11 months, 4 weeks ago
In an interview with the Sunday Times today, Boris Johnson predicted that “Romance will bloom across the whole nation once we get Brexit done”, claiming that “There was [a baby boom] after the Olympics, as I prophesied in a speech in 2012, it was quite amazing. There was a big baby boom.”
Now we cannot pass comment on whether the planned departure from the EU (two weeks before Valentine’s Day, no less) will lead to a flurry of births come autumn.
But we do know that Mr Johnson is wrong in saying there was a post-Olympics baby boom. In fact the exact opposite happened.
In 2012 there were 730,000 births in England and Wales, which fell to 699,000 in 2013, down 4.3%. In London specifically, the fall was almost identical - 4.4%.
This meant that the year after the Olympics, which Mr Johnson said saw a baby boom following all the expected summer 2012 amoureuse, actually saw the largest fall in the number of births in 38 years.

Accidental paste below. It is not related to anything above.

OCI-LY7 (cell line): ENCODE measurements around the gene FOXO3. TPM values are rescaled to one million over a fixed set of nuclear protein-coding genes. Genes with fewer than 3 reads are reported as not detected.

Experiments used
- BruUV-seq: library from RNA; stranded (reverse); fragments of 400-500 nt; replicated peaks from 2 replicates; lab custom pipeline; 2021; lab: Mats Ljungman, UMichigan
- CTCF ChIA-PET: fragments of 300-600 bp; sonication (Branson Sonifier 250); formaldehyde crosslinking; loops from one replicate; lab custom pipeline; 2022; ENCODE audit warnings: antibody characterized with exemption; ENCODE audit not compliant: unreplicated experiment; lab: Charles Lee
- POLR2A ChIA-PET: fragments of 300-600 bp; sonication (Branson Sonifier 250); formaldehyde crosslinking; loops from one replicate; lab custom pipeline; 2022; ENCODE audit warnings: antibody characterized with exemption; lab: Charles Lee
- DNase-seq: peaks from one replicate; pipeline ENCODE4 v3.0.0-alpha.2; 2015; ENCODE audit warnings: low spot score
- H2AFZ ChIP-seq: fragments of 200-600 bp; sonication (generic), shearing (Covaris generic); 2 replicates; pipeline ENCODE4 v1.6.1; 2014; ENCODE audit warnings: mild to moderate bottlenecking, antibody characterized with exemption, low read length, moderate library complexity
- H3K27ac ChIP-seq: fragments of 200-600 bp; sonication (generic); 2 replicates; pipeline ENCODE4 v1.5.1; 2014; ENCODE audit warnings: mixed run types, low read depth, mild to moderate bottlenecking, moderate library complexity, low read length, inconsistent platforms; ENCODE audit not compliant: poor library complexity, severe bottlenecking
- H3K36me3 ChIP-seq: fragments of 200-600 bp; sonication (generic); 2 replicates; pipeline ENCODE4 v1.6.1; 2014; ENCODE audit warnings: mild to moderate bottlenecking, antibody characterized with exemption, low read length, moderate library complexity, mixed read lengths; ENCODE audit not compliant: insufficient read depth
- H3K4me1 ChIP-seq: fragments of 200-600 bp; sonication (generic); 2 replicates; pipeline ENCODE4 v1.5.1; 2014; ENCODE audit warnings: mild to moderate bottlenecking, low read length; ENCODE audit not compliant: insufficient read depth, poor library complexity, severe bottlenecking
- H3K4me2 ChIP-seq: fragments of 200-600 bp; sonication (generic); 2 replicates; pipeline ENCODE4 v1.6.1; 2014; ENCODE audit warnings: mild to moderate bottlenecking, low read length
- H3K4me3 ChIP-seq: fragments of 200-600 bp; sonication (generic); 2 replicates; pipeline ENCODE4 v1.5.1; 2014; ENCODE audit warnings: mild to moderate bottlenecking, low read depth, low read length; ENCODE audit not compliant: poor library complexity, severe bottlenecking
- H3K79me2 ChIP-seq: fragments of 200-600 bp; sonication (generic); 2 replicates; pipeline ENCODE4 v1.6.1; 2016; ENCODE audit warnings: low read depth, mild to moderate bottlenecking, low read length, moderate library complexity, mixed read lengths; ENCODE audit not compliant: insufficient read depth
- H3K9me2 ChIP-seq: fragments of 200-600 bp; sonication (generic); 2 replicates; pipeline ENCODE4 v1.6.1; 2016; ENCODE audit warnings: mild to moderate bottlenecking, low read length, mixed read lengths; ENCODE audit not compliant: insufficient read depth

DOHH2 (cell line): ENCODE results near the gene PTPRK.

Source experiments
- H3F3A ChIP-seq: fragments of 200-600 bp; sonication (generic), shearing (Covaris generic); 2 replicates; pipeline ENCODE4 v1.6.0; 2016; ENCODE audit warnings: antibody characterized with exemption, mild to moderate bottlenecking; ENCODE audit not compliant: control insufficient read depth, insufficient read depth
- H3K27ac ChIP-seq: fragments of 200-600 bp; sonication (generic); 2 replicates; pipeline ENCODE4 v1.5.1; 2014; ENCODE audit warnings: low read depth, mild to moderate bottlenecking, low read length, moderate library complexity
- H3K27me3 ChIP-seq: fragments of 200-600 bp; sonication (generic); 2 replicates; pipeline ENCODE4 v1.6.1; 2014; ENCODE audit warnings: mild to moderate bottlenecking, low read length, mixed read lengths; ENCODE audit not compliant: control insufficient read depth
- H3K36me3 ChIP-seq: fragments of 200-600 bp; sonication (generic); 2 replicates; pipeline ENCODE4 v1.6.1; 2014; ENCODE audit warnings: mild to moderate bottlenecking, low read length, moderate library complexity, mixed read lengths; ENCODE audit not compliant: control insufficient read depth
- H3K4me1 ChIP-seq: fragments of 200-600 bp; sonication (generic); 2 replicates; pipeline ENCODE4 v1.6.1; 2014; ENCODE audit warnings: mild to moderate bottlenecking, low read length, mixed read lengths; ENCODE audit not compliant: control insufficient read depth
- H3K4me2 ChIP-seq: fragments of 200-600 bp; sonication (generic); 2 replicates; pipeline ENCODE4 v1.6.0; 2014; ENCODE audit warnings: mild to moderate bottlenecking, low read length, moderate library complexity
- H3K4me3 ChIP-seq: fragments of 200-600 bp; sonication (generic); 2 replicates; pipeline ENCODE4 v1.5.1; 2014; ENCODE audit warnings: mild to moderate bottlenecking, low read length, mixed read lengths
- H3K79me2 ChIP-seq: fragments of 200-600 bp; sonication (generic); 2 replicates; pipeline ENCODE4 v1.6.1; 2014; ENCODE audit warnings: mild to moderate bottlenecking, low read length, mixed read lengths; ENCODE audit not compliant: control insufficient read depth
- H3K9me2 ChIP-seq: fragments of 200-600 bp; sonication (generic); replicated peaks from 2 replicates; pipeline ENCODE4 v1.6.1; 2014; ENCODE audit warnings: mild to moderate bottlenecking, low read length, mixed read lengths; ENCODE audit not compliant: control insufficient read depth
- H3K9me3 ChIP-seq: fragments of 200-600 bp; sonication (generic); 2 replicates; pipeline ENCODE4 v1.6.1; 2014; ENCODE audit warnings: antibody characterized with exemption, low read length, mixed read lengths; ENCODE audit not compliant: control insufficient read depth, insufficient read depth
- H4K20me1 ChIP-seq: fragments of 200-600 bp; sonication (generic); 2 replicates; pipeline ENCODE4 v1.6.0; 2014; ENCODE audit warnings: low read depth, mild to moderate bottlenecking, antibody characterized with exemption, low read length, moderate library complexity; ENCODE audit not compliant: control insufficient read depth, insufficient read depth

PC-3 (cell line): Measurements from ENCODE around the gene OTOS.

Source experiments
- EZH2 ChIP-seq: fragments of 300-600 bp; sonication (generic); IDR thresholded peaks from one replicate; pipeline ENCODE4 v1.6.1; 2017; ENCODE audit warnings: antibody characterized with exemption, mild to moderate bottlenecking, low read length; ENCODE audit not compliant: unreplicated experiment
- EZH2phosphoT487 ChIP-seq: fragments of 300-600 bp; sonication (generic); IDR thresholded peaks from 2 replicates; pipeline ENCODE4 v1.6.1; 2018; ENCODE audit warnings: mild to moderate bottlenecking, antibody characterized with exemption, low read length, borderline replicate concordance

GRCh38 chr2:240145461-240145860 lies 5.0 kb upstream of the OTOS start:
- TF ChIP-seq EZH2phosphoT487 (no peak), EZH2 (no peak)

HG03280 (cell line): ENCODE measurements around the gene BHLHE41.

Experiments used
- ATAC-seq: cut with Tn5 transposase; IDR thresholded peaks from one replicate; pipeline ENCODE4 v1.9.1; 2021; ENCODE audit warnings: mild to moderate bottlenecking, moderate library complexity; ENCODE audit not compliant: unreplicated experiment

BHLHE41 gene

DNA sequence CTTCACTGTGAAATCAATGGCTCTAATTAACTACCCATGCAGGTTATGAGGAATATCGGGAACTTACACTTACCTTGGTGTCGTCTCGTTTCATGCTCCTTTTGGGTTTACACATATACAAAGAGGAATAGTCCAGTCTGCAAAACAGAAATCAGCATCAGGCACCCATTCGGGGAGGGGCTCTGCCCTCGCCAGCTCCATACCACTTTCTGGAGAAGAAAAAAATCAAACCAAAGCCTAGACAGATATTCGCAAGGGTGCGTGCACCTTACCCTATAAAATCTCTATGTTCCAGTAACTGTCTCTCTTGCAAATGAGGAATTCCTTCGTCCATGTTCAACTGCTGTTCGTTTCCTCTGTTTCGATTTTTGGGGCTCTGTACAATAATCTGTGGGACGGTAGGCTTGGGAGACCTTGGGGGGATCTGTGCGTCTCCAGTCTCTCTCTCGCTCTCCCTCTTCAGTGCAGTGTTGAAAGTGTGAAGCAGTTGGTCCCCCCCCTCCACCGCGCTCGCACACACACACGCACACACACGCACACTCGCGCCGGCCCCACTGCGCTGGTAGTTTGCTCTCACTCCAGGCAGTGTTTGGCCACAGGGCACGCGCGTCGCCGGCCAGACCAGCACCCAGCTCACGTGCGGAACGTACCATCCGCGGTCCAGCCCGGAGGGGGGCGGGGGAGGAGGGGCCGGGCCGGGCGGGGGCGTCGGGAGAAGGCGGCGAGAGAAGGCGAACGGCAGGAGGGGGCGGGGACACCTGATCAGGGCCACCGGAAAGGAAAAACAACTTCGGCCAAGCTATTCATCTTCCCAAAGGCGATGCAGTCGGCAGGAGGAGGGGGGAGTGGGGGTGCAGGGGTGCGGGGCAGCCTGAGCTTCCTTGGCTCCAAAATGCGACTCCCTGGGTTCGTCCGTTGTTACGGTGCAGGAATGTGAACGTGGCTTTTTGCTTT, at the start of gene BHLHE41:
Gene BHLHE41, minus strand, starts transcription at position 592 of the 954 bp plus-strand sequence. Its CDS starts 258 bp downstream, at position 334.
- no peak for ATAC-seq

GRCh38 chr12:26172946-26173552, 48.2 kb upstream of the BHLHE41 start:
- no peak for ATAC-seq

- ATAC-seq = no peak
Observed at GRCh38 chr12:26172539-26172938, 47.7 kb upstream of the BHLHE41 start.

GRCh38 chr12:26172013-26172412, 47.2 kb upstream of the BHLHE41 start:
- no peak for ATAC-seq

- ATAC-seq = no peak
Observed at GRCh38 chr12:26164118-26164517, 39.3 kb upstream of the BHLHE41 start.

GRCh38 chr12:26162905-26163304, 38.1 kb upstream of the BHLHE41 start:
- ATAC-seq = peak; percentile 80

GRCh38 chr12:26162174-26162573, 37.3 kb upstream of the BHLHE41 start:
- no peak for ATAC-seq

So how has Mr Johnson got it so wrong? Well, back in 2012 when he was Mayor of London, Mr Johnson told his statisticians to model the number of London births to test his theory.
The statisticians results predicted a sizeable increase in births. This was then proved to be not the case when the Office for National Statistics (ONS) published actual birth statistics (not models) in 2014.
As for why the birth rate dropped so significantly, various theories were proposed. The ONS suggested the precariousness of the jobs market and changes to benefits may have been factors.
Professor of Geography at Oxford Danny Dorling suggested that the change is less to do with why the number fell in 2013, but rather why it grew through the 2000s. He suggests it was a result of more women choosing to have children later in life from the 1990s onwards.
But perhaps the fall in births is a direct consequence of the British public spending a summer watching marble-carved demigods run, leap, and twirl in flattering dappled sunlight, and so finding their own partners somehow wanting. We may never know.